Malaysians enjoy taste of travel after lockdown in tourism restart
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Tourists arrive at the airport as Langkawi reopens to domestic tourists, amid the coronavirus disease (COVID-19) pandemic, in Malaysia September 16, 2021. REUTERS/Lim Huey Teng
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By Ebrahim Harris
LANGKAWI, Malaysia (Reuters) - The first plane carrying tourists in more than four months touched down on the Malaysian island of Langkawi on Thursday and was greeted by a twin water cannon "salute", in the launch of a programme to revive a travel sector frozen by the pandemic.
The first batch of 159 travellers from the capital, Kuala Lumpur, arrived eager for a vacation after a monthslong, nationwide lockdown imposed to address one of Asia's highest per-capital coronavirus infection rates.
Known for its beaches, geoparks, bird life and impressive rock formations, Langkawi, a group of 99 islands, is the test case https://reut.rs/397k6Cn in a drive to allow vaccinated domestic travellers to take part in holiday activities under agreed health protocols.
"My last holiday was last year ... countless months already, I felt like I'll go mental also soon," said Beverly Tiew, 42, from Kuala Lumpur. "So I'm excited and super, super happy and I'm thankful that the government is open about it and we can come and travel."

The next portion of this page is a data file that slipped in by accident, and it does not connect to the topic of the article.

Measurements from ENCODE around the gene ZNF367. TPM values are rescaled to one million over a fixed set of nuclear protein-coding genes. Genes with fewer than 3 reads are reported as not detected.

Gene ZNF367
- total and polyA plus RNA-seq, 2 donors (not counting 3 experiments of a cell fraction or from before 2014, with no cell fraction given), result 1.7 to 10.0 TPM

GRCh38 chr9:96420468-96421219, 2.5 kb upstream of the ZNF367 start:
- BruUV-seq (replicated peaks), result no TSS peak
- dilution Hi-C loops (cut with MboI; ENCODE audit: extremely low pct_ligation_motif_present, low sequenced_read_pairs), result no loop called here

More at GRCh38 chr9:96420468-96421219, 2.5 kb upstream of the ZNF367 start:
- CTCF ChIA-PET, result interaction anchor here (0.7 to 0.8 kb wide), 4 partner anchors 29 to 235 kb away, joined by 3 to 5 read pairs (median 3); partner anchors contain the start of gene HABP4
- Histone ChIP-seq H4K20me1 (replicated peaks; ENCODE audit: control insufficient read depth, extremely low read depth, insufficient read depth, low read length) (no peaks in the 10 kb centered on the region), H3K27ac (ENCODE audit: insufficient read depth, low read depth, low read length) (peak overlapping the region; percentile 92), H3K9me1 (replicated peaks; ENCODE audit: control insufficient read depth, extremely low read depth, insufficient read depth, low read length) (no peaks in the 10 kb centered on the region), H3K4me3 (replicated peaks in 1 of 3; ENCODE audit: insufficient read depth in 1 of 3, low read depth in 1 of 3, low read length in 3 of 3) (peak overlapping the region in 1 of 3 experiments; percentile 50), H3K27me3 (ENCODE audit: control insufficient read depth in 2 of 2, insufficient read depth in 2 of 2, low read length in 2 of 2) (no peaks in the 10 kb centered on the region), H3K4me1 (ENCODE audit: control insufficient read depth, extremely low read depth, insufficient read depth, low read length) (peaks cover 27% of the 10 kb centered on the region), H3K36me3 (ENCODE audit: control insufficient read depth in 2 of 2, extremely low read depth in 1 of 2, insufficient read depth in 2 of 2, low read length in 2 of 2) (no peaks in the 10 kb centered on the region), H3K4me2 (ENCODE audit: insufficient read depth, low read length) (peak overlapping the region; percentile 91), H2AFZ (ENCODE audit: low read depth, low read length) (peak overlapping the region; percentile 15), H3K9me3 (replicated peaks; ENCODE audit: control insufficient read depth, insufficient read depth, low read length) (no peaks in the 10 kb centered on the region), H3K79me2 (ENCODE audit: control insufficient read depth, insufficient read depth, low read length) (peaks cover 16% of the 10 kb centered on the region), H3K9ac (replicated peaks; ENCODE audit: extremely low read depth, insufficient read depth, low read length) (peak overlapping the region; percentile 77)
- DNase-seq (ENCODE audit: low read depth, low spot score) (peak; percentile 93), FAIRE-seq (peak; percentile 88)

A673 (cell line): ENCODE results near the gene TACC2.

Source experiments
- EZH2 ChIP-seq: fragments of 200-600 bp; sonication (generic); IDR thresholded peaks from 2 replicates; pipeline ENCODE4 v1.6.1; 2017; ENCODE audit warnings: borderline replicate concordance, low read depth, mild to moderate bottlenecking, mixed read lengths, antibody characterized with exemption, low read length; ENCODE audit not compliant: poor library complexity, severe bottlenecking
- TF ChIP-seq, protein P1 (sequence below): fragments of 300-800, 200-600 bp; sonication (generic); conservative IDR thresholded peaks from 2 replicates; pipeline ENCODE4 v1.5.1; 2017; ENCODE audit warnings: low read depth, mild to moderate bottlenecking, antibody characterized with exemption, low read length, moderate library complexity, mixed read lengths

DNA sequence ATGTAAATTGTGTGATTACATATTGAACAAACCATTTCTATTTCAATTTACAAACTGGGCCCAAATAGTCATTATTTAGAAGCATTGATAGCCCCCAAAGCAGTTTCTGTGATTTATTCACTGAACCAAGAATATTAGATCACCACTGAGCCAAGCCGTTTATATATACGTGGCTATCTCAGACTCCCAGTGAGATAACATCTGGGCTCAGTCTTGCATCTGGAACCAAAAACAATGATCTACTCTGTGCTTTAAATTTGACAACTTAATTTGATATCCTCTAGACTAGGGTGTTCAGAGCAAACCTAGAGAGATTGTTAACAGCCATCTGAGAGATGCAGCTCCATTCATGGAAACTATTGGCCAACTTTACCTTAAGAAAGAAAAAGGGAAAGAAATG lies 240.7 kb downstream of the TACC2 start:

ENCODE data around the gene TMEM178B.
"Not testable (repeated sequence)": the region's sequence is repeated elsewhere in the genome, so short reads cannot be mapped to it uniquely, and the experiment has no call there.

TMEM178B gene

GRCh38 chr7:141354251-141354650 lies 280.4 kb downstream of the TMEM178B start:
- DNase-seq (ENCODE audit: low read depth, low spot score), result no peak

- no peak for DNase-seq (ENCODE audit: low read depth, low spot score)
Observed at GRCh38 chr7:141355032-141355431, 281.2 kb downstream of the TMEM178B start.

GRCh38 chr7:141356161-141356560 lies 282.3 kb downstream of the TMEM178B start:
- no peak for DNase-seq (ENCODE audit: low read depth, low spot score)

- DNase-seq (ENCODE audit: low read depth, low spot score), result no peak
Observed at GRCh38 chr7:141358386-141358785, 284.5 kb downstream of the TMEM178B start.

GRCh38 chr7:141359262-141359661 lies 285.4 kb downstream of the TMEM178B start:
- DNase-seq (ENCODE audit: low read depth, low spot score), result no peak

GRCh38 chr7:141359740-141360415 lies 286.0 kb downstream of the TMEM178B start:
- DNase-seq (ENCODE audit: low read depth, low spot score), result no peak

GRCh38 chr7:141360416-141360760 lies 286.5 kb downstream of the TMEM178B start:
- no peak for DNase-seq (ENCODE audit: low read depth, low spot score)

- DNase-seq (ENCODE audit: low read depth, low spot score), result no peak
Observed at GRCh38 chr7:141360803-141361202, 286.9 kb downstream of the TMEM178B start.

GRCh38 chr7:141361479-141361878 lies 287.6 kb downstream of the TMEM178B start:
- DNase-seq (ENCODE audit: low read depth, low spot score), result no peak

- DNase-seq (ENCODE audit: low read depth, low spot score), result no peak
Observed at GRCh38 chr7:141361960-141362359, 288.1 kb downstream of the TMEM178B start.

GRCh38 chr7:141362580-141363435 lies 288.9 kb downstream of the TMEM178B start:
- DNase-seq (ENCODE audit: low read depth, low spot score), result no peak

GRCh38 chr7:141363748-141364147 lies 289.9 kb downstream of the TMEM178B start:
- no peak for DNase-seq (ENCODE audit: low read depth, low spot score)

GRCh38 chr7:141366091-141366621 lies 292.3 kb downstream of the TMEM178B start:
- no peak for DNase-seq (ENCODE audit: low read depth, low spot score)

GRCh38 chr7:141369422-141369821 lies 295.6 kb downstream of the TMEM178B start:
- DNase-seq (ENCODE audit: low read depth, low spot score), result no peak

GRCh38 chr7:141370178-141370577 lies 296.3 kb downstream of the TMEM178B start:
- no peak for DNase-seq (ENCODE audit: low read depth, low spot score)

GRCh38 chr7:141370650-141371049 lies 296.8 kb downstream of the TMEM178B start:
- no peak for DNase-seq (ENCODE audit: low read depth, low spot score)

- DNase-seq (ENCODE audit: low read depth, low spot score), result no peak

The project is similar to Thailand, which has opened Phuket https://reut.rs/3nioKWn and Samui islands to vaccinated foreign tourists, while Indonesia's Bali https://reut.rs/2XoGOn7 and Vietnam's idyllic Phu Quoc https://reut.rs/3tMCme4 island plan to follow suit. Malaysia, however, has yet to allow foreign tourists to return.
Langkawi, in the Straits of Malacca, is not expecting huge visitor numbers initially, with a target of 400,000 people by the end of the year, and projections they will spend 165 million ringgit ($39.66 million).
Malaysia has vaccinated more than half of its 32 million population against COVID-19. It has recorded over 2 million cases and more than 20,000 deaths.
Visitor Hasan Kamil, 58, said the bubble was well-timed as it came during school holidays.
"This is a good opportunity to bring my daughter for a short holiday because she has been staying home you know for almost two years now," he said.
(Writing by Martin Petty. Editing by Gerry Doyle)
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